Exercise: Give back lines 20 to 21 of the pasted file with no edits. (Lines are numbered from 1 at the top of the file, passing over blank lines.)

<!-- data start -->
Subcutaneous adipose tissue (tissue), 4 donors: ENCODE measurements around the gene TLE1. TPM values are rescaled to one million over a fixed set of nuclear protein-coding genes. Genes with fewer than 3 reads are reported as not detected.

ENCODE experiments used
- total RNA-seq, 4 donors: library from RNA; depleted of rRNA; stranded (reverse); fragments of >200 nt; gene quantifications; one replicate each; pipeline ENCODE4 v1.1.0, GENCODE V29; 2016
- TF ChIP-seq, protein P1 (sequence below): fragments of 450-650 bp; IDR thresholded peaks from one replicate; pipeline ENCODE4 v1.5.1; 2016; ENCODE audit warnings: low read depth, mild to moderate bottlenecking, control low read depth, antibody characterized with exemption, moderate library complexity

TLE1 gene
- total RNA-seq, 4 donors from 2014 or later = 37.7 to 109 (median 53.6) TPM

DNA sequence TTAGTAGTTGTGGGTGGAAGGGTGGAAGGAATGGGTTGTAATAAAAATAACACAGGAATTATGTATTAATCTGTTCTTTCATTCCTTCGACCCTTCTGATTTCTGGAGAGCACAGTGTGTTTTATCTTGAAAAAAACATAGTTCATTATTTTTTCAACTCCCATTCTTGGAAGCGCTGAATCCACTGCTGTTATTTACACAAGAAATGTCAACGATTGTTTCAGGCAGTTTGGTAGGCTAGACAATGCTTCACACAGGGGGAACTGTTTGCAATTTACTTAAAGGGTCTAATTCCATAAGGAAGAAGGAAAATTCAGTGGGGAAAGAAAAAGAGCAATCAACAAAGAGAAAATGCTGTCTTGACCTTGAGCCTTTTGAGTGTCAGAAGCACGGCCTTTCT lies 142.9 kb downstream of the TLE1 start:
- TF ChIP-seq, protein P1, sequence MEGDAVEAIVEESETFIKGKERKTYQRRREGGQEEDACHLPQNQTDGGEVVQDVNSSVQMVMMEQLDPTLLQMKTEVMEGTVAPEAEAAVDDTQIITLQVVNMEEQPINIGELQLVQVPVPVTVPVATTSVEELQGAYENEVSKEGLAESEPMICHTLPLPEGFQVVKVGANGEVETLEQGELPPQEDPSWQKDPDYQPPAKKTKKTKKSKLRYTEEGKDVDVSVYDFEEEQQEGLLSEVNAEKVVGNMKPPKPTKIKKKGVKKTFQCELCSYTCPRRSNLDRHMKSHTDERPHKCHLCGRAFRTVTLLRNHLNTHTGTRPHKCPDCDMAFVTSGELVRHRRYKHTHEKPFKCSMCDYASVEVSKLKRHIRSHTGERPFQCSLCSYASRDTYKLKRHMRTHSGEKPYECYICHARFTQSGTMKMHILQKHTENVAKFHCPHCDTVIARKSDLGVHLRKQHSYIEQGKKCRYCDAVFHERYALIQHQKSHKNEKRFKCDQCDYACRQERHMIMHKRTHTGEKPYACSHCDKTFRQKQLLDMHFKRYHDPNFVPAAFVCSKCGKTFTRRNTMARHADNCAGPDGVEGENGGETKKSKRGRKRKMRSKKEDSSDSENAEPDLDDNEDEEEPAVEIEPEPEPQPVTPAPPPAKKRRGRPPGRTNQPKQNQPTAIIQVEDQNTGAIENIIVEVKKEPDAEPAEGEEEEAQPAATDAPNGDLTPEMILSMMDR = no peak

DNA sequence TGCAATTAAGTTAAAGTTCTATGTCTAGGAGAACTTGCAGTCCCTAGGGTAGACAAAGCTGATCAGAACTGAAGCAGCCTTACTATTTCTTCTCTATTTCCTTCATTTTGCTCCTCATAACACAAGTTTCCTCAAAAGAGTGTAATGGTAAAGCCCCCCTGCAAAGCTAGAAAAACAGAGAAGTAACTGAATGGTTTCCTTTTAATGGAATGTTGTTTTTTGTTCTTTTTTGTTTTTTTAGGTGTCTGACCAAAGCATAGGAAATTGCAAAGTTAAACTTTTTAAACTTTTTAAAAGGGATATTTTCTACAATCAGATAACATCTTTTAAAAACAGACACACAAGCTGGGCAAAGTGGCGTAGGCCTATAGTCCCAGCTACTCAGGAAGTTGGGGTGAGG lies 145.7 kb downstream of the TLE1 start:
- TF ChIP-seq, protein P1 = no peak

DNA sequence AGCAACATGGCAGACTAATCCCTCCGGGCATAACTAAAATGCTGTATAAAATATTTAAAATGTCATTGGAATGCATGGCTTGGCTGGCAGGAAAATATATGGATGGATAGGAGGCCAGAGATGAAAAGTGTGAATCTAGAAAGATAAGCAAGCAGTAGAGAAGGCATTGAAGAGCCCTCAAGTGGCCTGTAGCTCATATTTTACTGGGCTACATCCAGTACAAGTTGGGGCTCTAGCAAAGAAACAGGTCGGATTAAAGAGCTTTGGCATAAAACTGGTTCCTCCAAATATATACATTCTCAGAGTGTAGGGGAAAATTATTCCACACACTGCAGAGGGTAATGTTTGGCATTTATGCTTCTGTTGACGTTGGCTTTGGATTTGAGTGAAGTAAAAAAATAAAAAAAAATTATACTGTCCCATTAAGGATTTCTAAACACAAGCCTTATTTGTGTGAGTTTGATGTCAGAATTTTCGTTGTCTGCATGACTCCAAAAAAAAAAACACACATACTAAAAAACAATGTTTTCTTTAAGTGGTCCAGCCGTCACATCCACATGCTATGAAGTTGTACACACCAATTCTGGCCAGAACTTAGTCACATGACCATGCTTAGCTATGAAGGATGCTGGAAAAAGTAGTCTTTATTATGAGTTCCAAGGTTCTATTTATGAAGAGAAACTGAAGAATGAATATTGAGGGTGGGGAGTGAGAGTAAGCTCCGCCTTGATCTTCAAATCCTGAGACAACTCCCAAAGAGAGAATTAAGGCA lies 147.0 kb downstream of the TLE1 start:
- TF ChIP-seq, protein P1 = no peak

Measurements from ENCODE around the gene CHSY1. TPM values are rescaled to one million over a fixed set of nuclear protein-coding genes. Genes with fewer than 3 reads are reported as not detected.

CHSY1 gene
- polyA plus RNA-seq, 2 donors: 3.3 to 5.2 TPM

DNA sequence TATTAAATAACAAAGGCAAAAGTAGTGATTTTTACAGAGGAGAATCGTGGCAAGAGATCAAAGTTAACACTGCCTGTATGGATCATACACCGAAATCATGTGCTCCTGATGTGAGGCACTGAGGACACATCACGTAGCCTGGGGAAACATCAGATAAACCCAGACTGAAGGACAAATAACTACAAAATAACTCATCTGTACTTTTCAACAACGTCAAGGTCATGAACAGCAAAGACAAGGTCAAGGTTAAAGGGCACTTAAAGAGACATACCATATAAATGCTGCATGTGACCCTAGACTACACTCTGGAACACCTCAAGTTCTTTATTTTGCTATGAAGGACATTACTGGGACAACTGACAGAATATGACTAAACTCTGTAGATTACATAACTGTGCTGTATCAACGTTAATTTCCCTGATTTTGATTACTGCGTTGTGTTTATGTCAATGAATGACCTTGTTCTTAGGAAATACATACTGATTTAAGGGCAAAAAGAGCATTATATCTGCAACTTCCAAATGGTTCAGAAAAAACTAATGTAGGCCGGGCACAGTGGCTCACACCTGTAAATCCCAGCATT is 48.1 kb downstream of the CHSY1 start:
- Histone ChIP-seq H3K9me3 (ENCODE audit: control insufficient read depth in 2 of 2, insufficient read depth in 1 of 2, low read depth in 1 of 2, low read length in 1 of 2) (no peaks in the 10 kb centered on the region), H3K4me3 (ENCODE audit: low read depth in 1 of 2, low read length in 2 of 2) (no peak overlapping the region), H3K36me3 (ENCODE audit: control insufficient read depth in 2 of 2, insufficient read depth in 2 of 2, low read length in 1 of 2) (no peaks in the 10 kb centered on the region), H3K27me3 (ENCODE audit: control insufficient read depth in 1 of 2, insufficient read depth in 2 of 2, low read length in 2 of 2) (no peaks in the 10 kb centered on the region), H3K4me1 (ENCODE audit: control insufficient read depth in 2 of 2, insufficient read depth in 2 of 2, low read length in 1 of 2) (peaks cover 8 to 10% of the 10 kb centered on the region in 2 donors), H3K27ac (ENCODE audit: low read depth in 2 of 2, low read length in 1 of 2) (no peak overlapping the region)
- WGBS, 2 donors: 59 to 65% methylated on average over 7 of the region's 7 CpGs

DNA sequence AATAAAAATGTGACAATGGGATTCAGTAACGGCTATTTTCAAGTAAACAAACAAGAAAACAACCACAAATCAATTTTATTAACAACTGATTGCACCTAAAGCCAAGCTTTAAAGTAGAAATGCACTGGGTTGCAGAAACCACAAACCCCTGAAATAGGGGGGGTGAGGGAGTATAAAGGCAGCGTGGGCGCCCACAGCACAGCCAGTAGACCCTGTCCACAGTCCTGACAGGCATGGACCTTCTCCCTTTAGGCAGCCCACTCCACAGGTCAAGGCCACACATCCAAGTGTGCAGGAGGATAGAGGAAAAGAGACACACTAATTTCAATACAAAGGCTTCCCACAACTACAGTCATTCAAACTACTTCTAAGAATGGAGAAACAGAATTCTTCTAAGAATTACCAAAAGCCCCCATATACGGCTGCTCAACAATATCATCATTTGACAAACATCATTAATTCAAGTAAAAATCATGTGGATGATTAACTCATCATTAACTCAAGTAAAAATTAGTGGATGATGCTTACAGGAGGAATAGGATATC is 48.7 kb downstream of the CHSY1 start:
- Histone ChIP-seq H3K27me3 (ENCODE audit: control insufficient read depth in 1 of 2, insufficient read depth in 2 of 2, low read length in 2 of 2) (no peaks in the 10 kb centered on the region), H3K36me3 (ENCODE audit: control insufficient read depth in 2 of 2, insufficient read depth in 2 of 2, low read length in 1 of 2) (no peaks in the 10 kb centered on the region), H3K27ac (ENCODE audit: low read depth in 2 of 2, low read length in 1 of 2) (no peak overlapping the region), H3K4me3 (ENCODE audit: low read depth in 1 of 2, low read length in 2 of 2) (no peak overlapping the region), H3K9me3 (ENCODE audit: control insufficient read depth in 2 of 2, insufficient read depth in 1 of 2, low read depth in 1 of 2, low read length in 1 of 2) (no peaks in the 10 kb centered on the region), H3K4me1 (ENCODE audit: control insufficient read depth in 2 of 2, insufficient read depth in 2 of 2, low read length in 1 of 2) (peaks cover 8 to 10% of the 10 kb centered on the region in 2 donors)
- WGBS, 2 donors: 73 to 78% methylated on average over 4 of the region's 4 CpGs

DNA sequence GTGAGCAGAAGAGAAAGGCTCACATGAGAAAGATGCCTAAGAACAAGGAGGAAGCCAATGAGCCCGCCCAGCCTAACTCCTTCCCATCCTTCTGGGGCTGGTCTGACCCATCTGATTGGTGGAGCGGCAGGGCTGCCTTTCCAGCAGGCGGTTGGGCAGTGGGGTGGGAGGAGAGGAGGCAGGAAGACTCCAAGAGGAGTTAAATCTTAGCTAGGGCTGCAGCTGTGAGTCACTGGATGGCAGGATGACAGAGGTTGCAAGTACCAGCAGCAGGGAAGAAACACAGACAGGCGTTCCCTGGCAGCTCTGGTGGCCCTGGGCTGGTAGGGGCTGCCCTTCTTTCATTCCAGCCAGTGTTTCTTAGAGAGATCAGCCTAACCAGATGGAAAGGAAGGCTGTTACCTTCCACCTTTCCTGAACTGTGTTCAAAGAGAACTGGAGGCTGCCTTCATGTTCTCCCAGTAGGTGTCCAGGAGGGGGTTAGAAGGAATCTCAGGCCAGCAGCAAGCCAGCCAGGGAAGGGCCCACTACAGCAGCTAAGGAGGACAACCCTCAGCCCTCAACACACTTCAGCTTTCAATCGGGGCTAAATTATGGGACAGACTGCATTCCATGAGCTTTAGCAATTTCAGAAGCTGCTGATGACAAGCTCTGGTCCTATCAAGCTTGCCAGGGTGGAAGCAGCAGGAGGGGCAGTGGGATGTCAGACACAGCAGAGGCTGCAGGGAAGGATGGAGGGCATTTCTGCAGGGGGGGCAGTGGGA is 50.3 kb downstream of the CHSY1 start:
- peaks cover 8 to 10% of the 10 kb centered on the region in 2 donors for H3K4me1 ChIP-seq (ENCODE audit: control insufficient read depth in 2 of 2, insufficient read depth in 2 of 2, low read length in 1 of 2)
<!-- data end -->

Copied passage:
- Histone ChIP-seq H3K27me3 (ENCODE audit: control insufficient read depth in 1 of 2, insufficient read depth in 2 of 2, low read length in 2 of 2) (no peaks in the 10 kb centered on the region), H3K36me3 (ENCODE audit: control insufficient read depth in 2 of 2, insufficient read depth in 2 of 2, low read length in 1 of 2) (no peaks in the 10 kb centered on the region), H3K27ac (ENCODE audit: low read depth in 2 of 2, low read length in 1 of 2) (no peak overlapping the region), H3K4me3 (ENCODE audit: low read depth in 1 of 2, low read length in 2 of 2) (no peak overlapping the region), H3K9me3 (ENCODE audit: control insufficient read depth in 2 of 2, insufficient read depth in 1 of 2, low read depth in 1 of 2, low read length in 1 of 2) (no peaks in the 10 kb centered on the region), H3K4me1 (ENCODE audit: control insufficient read depth in 2 of 2, insufficient read depth in 2 of 2, low read length in 1 of 2) (peaks cover 8 to 10% of the 10 kb centered on the region in 2 donors)
- WGBS, 2 donors: 73 to 78% methylated on average over 4 of the region's 4 CpGs